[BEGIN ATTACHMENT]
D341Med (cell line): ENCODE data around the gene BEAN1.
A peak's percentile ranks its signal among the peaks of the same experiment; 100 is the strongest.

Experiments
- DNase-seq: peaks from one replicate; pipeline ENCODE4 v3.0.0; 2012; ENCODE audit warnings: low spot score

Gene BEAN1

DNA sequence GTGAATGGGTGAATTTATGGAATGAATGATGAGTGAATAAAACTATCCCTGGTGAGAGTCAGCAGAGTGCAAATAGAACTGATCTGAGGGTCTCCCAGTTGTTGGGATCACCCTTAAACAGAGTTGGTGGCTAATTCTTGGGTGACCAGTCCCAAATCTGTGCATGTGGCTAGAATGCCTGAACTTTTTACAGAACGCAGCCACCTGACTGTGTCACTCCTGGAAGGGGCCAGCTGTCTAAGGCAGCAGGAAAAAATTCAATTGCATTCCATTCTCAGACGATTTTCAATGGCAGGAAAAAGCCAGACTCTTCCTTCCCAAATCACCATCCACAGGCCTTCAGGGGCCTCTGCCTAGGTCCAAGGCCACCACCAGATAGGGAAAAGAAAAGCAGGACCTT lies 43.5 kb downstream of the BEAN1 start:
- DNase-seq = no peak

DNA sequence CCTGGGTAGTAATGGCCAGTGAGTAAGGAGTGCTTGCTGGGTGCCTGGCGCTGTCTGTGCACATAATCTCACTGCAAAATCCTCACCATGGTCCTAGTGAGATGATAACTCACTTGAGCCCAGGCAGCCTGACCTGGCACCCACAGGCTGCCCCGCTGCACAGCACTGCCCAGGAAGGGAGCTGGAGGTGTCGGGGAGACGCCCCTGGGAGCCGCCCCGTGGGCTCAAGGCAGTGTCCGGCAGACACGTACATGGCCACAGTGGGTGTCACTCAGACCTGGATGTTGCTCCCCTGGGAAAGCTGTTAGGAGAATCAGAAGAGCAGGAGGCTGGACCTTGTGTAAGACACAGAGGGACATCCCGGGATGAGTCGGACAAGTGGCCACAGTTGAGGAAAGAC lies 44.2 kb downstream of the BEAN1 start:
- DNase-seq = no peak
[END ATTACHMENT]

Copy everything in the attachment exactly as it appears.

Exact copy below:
D341Med (cell line): ENCODE data around the gene BEAN1.
A peak's percentile ranks its signal among the peaks of the same experiment; 100 is the strongest.

Experiments
- DNase-seq: peaks from one replicate; pipeline ENCODE4 v3.0.0; 2012; ENCODE audit warnings: low spot score

Gene BEAN1

DNA sequence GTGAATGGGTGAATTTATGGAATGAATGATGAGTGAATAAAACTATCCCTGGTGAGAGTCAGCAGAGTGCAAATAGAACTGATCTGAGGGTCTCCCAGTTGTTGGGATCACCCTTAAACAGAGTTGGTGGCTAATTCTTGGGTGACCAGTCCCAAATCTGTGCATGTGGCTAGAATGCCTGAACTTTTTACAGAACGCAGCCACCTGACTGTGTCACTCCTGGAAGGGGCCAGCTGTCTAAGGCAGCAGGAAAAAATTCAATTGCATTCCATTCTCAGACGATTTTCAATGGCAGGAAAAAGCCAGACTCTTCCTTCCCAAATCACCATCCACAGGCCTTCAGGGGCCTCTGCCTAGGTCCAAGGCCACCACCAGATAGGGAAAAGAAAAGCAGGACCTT lies 43.5 kb downstream of the BEAN1 start:
- DNase-seq = no peak

DNA sequence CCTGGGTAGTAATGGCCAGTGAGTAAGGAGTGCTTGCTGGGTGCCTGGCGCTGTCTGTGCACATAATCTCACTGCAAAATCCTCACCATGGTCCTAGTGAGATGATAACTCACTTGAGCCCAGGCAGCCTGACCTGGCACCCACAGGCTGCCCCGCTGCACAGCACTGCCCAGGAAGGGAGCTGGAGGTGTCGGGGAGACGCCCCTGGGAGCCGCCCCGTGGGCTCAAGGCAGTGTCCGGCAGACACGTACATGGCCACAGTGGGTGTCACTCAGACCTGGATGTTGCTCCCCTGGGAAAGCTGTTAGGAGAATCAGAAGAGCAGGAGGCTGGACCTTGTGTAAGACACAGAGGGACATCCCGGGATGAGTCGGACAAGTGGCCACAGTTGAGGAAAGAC lies 44.2 kb downstream of the BEAN1 start:
- DNase-seq = no peak